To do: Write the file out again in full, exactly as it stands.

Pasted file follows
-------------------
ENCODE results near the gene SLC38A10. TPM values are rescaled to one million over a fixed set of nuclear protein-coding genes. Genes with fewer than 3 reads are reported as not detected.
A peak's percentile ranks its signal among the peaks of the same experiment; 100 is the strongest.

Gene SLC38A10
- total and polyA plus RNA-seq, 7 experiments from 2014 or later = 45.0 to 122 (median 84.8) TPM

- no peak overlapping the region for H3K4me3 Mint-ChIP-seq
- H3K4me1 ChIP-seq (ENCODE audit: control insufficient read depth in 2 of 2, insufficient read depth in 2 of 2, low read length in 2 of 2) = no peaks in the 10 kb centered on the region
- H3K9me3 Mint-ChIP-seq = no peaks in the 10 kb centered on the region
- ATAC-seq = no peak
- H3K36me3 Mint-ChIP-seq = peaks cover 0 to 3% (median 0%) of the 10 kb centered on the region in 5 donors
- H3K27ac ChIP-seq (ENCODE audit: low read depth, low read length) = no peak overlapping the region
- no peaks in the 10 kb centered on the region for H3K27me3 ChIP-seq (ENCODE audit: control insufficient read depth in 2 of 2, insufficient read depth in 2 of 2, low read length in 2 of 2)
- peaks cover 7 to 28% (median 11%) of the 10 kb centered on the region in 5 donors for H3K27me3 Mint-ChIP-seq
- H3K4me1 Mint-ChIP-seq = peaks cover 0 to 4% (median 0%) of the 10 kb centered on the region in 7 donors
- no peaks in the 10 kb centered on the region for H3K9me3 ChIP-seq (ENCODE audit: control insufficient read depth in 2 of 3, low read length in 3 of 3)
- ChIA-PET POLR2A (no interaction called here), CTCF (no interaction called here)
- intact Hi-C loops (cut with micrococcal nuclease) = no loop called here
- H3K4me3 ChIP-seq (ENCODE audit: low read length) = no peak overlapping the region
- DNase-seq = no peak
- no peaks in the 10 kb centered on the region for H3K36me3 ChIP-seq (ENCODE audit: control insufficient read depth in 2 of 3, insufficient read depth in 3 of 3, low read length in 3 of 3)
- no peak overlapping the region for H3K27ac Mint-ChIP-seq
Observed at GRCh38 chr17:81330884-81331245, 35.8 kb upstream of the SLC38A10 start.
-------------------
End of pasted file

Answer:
ENCODE results near the gene SLC38A10. TPM values are rescaled to one million over a fixed set of nuclear protein-coding genes. Genes with fewer than 3 reads are reported as not detected.
A peak's percentile ranks its signal among the peaks of the same experiment; 100 is the strongest.

Gene SLC38A10
- total and polyA plus RNA-seq, 7 experiments from 2014 or later = 45.0 to 122 (median 84.8) TPM

- no peak overlapping the region for H3K4me3 Mint-ChIP-seq
- H3K4me1 ChIP-seq (ENCODE audit: control insufficient read depth in 2 of 2, insufficient read depth in 2 of 2, low read length in 2 of 2) = no peaks in the 10 kb centered on the region
- H3K9me3 Mint-ChIP-seq = no peaks in the 10 kb centered on the region
- ATAC-seq = no peak
- H3K36me3 Mint-ChIP-seq = peaks cover 0 to 3% (median 0%) of the 10 kb centered on the region in 5 donors
- H3K27ac ChIP-seq (ENCODE audit: low read depth, low read length) = no peak overlapping the region
- no peaks in the 10 kb centered on the region for H3K27me3 ChIP-seq (ENCODE audit: control insufficient read depth in 2 of 2, insufficient read depth in 2 of 2, low read length in 2 of 2)
- peaks cover 7 to 28% (median 11%) of the 10 kb centered on the region in 5 donors for H3K27me3 Mint-ChIP-seq
- H3K4me1 Mint-ChIP-seq = peaks cover 0 to 4% (median 0%) of the 10 kb centered on the region in 7 donors
- no peaks in the 10 kb centered on the region for H3K9me3 ChIP-seq (ENCODE audit: control insufficient read depth in 2 of 3, low read length in 3 of 3)
- ChIA-PET POLR2A (no interaction called here), CTCF (no interaction called here)
- intact Hi-C loops (cut with micrococcal nuclease) = no loop called here
- H3K4me3 ChIP-seq (ENCODE audit: low read length) = no peak overlapping the region
- DNase-seq = no peak
- no peaks in the 10 kb centered on the region for H3K36me3 ChIP-seq (ENCODE audit: control insufficient read depth in 2 of 3, insufficient read depth in 3 of 3, low read length in 3 of 3)
- no peak overlapping the region for H3K27ac Mint-ChIP-seq
Observed at GRCh38 chr17:81330884-81331245, 35.8 kb upstream of the SLC38A10 start.